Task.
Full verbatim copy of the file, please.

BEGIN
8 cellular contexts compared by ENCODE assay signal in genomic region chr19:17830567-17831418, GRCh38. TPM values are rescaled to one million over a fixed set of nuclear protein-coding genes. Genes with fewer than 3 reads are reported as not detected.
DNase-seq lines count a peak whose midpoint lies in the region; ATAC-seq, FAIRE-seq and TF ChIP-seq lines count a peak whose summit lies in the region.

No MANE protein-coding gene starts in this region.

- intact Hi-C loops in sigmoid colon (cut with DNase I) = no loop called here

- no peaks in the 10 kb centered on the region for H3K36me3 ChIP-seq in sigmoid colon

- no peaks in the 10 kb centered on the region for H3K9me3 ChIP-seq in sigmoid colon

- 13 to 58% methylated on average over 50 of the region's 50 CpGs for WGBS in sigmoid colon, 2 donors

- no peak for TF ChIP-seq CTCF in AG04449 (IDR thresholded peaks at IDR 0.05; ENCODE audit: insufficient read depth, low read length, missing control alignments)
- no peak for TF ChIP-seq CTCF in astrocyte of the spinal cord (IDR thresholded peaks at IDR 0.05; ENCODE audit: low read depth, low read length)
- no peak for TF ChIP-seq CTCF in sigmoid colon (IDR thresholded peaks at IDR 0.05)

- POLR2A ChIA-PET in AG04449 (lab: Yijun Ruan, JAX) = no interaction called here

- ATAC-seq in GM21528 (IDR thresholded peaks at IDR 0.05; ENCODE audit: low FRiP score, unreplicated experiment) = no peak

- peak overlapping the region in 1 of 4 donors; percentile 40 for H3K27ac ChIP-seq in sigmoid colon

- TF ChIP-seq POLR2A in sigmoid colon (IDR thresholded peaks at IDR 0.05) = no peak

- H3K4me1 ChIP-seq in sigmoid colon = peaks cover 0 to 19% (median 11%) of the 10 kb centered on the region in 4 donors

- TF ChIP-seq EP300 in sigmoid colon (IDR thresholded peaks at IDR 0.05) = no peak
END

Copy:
8 cellular contexts compared by ENCODE assay signal in genomic region chr19:17830567-17831418, GRCh38. TPM values are rescaled to one million over a fixed set of nuclear protein-coding genes. Genes with fewer than 3 reads are reported as not detected.
DNase-seq lines count a peak whose midpoint lies in the region; ATAC-seq, FAIRE-seq and TF ChIP-seq lines count a peak whose summit lies in the region.

No MANE protein-coding gene starts in this region.

- intact Hi-C loops in sigmoid colon (cut with DNase I) = no loop called here

- no peaks in the 10 kb centered on the region for H3K36me3 ChIP-seq in sigmoid colon

- no peaks in the 10 kb centered on the region for H3K9me3 ChIP-seq in sigmoid colon

- 13 to 58% methylated on average over 50 of the region's 50 CpGs for WGBS in sigmoid colon, 2 donors

- no peak for TF ChIP-seq CTCF in AG04449 (IDR thresholded peaks at IDR 0.05; ENCODE audit: insufficient read depth, low read length, missing control alignments)
- no peak for TF ChIP-seq CTCF in astrocyte of the spinal cord (IDR thresholded peaks at IDR 0.05; ENCODE audit: low read depth, low read length)
- no peak for TF ChIP-seq CTCF in sigmoid colon (IDR thresholded peaks at IDR 0.05)

- POLR2A ChIA-PET in AG04449 (lab: Yijun Ruan, JAX) = no interaction called here

- ATAC-seq in GM21528 (IDR thresholded peaks at IDR 0.05; ENCODE audit: low FRiP score, unreplicated experiment) = no peak

- peak overlapping the region in 1 of 4 donors; percentile 40 for H3K27ac ChIP-seq in sigmoid colon

- TF ChIP-seq POLR2A in sigmoid colon (IDR thresholded peaks at IDR 0.05) = no peak

- H3K4me1 ChIP-seq in sigmoid colon = peaks cover 0 to 19% (median 11%) of the 10 kb centered on the region in 4 donors

- TF ChIP-seq EP300 in sigmoid colon (IDR thresholded peaks at IDR 0.05) = no peak